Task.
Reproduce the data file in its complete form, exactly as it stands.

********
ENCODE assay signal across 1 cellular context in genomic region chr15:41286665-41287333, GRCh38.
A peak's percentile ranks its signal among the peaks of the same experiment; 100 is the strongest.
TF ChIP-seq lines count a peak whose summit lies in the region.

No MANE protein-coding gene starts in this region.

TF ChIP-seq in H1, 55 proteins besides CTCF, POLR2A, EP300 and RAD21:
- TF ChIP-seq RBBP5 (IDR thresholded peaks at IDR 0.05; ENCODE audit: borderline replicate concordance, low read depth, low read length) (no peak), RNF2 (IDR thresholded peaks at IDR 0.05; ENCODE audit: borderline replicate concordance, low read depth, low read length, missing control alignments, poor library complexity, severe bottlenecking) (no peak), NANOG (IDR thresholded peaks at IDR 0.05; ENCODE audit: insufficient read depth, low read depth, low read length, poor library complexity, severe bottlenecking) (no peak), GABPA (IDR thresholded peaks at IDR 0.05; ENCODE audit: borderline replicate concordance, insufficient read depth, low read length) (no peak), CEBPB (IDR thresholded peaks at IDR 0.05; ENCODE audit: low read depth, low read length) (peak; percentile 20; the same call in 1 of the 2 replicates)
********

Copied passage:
ENCODE assay signal across 1 cellular context in genomic region chr15:41286665-41287333, GRCh38.
A peak's percentile ranks its signal among the peaks of the same experiment; 100 is the strongest.
TF ChIP-seq lines count a peak whose summit lies in the region.

No MANE protein-coding gene starts in this region.

TF ChIP-seq in H1, 55 proteins besides CTCF, POLR2A, EP300 and RAD21:
- TF ChIP-seq RBBP5 (IDR thresholded peaks at IDR 0.05; ENCODE audit: borderline replicate concordance, low read depth, low read length) (no peak), RNF2 (IDR thresholded peaks at IDR 0.05; ENCODE audit: borderline replicate concordance, low read depth, low read length, missing control alignments, poor library complexity, severe bottlenecking) (no peak), NANOG (IDR thresholded peaks at IDR 0.05; ENCODE audit: insufficient read depth, low read depth, low read length, poor library complexity, severe bottlenecking) (no peak), GABPA (IDR thresholded peaks at IDR 0.05; ENCODE audit: borderline replicate concordance, insufficient read depth, low read length) (no peak), CEBPB (IDR thresholded peaks at IDR 0.05; ENCODE audit: low read depth, low read length) (peak; percentile 20; the same call in 1 of the 2 replicates)